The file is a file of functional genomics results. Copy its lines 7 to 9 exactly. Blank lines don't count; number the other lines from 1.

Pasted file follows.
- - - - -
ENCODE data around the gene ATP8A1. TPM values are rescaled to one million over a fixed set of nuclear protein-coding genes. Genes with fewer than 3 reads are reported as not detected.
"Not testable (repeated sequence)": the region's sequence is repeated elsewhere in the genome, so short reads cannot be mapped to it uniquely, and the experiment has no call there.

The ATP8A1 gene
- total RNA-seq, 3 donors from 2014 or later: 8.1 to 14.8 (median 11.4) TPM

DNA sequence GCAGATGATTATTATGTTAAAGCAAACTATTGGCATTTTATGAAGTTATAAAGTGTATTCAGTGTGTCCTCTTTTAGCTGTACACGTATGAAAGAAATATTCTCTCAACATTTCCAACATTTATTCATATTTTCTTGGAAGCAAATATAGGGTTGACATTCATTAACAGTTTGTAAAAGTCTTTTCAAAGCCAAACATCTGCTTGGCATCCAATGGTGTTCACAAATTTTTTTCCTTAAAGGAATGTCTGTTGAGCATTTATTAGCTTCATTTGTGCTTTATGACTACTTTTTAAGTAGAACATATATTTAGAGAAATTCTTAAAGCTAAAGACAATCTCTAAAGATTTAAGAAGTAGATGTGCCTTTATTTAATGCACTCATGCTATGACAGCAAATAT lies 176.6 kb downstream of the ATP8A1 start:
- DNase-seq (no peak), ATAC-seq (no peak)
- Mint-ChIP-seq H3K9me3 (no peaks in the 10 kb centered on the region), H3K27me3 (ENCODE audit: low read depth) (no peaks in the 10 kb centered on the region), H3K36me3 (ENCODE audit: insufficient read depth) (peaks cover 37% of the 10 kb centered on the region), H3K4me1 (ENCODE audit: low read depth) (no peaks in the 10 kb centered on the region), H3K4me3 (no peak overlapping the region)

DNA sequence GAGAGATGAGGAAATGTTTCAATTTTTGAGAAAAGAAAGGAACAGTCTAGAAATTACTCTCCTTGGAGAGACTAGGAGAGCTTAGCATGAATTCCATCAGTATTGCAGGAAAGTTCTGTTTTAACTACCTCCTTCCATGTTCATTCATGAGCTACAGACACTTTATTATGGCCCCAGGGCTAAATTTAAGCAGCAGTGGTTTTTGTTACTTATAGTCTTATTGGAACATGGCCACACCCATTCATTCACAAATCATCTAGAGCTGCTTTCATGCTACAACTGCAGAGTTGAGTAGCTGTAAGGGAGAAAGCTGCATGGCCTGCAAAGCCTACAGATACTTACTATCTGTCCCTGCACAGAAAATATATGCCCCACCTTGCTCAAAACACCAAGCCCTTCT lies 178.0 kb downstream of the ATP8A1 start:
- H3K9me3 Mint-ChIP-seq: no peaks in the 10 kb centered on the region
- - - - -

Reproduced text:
- Mint-ChIP-seq H3K9me3 (no peaks in the 10 kb centered on the region), H3K27me3 (ENCODE audit: low read depth) (no peaks in the 10 kb centered on the region), H3K36me3 (ENCODE audit: insufficient read depth) (peaks cover 37% of the 10 kb centered on the region), H3K4me1 (ENCODE audit: low read depth) (no peaks in the 10 kb centered on the region), H3K4me3 (no peak overlapping the region)

DNA sequence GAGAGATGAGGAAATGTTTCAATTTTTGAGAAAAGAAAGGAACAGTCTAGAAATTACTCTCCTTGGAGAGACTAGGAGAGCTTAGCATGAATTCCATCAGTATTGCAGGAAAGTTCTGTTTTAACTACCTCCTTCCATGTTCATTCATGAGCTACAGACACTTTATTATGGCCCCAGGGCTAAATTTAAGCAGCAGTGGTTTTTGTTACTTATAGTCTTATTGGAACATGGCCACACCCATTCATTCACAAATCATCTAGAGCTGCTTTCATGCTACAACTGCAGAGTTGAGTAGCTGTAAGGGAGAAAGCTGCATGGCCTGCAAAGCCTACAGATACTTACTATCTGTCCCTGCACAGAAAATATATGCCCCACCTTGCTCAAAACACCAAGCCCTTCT lies 178.0 kb downstream of the ATP8A1 start:
- H3K9me3 Mint-ChIP-seq: no peaks in the 10 kb centered on the region